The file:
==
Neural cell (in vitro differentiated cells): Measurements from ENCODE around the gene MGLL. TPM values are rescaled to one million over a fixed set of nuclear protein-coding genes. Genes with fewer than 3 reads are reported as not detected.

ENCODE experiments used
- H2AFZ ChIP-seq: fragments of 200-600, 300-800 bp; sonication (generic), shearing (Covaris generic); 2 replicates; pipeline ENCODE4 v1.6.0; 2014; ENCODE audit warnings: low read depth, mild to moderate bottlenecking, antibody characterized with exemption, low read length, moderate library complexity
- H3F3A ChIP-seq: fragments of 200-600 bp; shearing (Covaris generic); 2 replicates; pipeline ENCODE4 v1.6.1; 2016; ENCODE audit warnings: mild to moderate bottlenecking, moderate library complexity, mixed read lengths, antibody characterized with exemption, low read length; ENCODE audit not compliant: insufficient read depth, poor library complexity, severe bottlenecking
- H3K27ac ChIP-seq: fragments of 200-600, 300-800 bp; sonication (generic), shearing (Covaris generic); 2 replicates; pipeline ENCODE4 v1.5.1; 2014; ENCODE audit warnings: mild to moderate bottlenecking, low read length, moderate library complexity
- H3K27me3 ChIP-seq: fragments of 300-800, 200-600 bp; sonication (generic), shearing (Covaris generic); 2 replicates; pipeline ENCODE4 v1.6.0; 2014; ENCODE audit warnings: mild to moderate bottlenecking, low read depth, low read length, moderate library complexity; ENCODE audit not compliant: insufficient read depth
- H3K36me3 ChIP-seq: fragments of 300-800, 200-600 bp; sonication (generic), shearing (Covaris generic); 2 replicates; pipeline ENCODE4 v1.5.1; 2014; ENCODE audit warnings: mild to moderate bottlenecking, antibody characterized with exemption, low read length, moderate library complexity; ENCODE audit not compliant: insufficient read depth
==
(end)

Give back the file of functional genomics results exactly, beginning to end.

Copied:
Neural cell (in vitro differentiated cells): Measurements from ENCODE around the gene MGLL. TPM values are rescaled to one million over a fixed set of nuclear protein-coding genes. Genes with fewer than 3 reads are reported as not detected.

ENCODE experiments used
- H2AFZ ChIP-seq: fragments of 200-600, 300-800 bp; sonication (generic), shearing (Covaris generic); 2 replicates; pipeline ENCODE4 v1.6.0; 2014; ENCODE audit warnings: low read depth, mild to moderate bottlenecking, antibody characterized with exemption, low read length, moderate library complexity
- H3F3A ChIP-seq: fragments of 200-600 bp; shearing (Covaris generic); 2 replicates; pipeline ENCODE4 v1.6.1; 2016; ENCODE audit warnings: mild to moderate bottlenecking, moderate library complexity, mixed read lengths, antibody characterized with exemption, low read length; ENCODE audit not compliant: insufficient read depth, poor library complexity, severe bottlenecking
- H3K27ac ChIP-seq: fragments of 200-600, 300-800 bp; sonication (generic), shearing (Covaris generic); 2 replicates; pipeline ENCODE4 v1.5.1; 2014; ENCODE audit warnings: mild to moderate bottlenecking, low read length, moderate library complexity
- H3K27me3 ChIP-seq: fragments of 300-800, 200-600 bp; sonication (generic), shearing (Covaris generic); 2 replicates; pipeline ENCODE4 v1.6.0; 2014; ENCODE audit warnings: mild to moderate bottlenecking, low read depth, low read length, moderate library complexity; ENCODE audit not compliant: insufficient read depth
- H3K36me3 ChIP-seq: fragments of 300-800, 200-600 bp; sonication (generic), shearing (Covaris generic); 2 replicates; pipeline ENCODE4 v1.5.1; 2014; ENCODE audit warnings: mild to moderate bottlenecking, antibody characterized with exemption, low read length, moderate library complexity; ENCODE audit not compliant: insufficient read depth